By Scott Tibbs, September 12, 2008
I think I have made it more than clear by now what I think of Barack Obama, the Democrats' candidate for President. I vehemently disagree with him on most issues and I think that he would be a terrible President. Nonetheless, I am compelled to defend him against an unfair attack by the Republicans regarding a recent comment he made. Addressing the McCain campaign's promises for change, Obama said "You can put lipstick on a pig. Itís still a pig. You can wrap an old fish in a piece of paper called change. Itís still gonna stink. We've had enough of the same old thing."
The McCain camp immediately responded by attacking Obama and conservative Web sites lit up Obama with the accusation that he was calling Sarah Palin a pig. The problem is that he did no such thing. He was using a phrase that is fairly common, and is often used in politics to describe the opposing party's policies.
It certainly was a stupid thing to say, especially given Palin's comment about lipstick at the Republican National Convention. And while Obama did not intend to insult Palin, his supporters certainly did when they enthusiastically cheered the comment. If Obama is serious about changing the tone of politics, he should denounce his supporters for the personal attacks and insults directed at Palin. Obviously, Obama cannot address every (or even a small minority of) the smears and personal attacks directed at Palin, but Obama should make it clear that these attacks are not acceptable and his campaign strongly disapproves of those attacks.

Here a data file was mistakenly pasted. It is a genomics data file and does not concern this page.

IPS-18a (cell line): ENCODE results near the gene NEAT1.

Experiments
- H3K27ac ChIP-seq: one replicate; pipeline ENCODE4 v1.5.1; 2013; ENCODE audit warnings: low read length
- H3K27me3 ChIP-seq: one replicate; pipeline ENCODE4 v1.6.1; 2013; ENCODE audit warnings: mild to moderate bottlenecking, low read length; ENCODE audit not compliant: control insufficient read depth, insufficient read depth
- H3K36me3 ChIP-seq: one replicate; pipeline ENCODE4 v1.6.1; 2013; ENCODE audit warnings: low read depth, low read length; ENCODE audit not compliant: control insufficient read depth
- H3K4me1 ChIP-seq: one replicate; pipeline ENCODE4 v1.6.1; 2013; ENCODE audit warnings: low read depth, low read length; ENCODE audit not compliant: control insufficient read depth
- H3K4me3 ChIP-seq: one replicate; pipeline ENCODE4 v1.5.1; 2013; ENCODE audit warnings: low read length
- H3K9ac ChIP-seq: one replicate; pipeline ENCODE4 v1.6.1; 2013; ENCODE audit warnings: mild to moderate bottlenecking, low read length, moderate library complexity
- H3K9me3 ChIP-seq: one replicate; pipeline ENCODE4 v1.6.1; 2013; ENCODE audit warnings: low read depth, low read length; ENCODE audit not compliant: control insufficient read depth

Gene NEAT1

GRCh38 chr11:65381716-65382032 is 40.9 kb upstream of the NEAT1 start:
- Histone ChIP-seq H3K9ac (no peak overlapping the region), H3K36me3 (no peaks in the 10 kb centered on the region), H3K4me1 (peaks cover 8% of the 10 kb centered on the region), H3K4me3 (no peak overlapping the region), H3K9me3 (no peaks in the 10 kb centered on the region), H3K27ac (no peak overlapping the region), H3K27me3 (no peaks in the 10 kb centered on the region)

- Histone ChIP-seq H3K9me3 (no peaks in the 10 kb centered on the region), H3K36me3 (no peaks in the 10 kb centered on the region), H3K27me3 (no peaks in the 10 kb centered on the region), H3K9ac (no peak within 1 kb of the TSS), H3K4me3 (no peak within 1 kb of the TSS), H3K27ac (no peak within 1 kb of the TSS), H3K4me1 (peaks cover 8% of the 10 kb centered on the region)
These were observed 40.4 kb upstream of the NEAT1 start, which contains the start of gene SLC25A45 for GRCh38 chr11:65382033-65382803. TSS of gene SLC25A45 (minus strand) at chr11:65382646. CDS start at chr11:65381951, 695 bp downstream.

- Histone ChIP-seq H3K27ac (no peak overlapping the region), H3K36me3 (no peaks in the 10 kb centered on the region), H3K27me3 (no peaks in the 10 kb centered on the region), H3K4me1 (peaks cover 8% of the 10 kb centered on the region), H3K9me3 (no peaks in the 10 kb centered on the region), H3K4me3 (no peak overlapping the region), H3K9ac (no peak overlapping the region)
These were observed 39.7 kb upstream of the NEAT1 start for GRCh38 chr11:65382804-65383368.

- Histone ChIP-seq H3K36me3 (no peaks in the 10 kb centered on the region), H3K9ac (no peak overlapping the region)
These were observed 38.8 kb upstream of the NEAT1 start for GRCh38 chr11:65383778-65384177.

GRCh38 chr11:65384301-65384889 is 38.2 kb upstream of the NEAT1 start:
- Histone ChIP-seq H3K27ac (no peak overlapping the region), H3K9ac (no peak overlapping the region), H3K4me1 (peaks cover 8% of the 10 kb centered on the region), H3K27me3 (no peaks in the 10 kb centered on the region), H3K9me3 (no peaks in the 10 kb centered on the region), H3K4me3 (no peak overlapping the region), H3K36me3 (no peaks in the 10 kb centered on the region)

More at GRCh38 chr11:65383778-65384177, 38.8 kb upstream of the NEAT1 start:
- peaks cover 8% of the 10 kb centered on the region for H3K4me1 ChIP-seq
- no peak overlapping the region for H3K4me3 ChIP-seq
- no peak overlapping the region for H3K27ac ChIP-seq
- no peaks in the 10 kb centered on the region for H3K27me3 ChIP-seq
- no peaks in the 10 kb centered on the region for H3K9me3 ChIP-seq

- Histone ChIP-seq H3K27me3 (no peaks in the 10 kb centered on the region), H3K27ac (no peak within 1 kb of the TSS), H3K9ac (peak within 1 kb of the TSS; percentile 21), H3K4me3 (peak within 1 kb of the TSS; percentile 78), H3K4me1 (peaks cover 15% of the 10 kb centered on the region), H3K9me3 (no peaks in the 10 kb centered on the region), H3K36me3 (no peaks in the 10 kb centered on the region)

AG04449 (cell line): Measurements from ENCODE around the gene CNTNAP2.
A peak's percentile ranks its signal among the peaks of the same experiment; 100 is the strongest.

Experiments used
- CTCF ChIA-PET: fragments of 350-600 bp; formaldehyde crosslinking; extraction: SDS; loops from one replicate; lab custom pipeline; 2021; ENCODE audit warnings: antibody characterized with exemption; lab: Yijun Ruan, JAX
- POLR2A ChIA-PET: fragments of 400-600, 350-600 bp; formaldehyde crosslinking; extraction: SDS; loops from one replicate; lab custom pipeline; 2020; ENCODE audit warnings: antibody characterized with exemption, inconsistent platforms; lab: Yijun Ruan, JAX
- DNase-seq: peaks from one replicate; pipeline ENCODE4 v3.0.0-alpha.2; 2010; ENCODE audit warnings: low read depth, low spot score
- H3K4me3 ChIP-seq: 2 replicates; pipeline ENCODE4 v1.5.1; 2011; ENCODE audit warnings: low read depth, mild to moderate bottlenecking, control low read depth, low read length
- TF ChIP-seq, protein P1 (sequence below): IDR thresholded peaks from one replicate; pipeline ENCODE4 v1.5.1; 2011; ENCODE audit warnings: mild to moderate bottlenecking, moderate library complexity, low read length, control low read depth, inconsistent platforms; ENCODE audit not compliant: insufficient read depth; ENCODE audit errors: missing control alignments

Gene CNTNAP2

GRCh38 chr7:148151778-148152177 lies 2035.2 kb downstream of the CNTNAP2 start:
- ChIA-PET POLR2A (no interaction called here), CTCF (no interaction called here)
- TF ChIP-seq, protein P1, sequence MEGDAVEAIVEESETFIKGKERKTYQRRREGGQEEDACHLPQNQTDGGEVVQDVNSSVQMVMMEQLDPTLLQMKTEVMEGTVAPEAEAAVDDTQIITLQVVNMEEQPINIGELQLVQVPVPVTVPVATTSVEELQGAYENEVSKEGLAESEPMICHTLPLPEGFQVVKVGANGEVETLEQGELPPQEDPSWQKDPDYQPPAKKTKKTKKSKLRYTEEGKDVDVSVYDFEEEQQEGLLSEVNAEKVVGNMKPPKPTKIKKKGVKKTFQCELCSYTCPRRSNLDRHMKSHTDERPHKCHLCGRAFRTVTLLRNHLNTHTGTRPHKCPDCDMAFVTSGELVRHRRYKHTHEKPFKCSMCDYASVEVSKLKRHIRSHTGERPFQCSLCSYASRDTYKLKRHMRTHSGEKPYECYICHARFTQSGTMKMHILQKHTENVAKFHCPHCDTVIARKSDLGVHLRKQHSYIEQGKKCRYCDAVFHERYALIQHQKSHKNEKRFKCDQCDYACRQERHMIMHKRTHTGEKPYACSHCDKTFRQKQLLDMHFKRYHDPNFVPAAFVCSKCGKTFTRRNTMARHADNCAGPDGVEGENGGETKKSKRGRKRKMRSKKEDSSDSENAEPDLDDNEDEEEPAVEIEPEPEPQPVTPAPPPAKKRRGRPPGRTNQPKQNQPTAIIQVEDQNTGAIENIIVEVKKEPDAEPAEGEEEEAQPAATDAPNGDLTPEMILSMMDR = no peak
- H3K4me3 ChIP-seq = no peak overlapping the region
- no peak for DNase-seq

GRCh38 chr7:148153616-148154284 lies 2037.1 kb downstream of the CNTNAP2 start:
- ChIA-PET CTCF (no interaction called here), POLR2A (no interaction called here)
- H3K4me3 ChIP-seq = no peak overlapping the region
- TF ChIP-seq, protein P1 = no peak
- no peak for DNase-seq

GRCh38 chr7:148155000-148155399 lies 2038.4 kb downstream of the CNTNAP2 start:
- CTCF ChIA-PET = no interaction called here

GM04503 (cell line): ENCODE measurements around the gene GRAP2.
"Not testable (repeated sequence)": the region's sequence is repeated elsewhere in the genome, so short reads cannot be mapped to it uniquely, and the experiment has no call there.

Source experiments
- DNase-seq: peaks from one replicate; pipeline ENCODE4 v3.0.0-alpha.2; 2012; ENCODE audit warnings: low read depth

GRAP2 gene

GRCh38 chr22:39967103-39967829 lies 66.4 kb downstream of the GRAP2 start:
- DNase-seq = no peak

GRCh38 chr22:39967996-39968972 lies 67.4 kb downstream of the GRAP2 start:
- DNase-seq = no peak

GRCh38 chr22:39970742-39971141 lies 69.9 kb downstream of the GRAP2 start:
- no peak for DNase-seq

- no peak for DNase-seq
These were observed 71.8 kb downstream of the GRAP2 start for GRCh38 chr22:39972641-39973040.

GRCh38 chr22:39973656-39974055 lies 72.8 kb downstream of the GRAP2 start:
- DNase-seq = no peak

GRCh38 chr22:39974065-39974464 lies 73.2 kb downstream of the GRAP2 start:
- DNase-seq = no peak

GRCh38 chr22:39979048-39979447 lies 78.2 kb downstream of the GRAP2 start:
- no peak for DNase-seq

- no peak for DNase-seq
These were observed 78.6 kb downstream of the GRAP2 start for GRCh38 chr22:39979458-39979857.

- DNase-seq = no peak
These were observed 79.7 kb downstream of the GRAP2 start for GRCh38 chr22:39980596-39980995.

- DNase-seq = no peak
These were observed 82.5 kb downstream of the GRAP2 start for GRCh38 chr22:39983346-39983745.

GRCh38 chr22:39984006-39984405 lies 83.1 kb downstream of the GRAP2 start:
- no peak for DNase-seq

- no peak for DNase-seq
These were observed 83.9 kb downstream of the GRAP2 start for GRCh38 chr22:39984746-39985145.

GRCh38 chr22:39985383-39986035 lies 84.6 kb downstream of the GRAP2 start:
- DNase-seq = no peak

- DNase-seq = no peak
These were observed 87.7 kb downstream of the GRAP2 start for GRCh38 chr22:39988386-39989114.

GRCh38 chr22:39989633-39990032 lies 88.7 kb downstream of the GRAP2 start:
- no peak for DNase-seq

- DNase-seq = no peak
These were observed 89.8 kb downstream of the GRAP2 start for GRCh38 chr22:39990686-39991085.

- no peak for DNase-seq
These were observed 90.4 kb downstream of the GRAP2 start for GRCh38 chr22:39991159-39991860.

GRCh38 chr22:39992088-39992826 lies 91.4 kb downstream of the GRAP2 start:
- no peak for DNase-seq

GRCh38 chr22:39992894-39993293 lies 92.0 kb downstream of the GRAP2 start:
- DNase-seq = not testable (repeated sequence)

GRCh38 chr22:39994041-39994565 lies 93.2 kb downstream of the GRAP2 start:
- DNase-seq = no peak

But Republicans do the party and conservative ideology a disservice when they start whining and crying about Obama's lipstick comment. Republicans and conservatives are often attacked unjustly as "sexist" or "racist" for legitimate criticisms of Democrats, or innocent statements are twisted and distorted to the point that the spun "quote" bears absolutely no resemblance to what was actually said.
What some Republicans are actually doing here is bowing to Political Correctness, something that will come back to haunt all Republicans in the future. Democrats will justifiably point out "hypocrisy" when conservatives defend a GOP candidate unjustly accused of sexism or racism. Why was it OK when directed at Obama, they will ask, but not at (insert Republican here)? Republicans also give credibility to silly Politically Correct attacks on them with these silly attacks on Obama. Conservatives should oppose Political Correctness. Embracing it because it happens to be politically convenient at the moment is a recipe for disaster.
Basically, Republicans should stop whining. There are plenty of legitimate issues where we can attack Obama. Playing the victim card because of a stupid Obama gaffe only makes us look weak. Let's not be crybabies!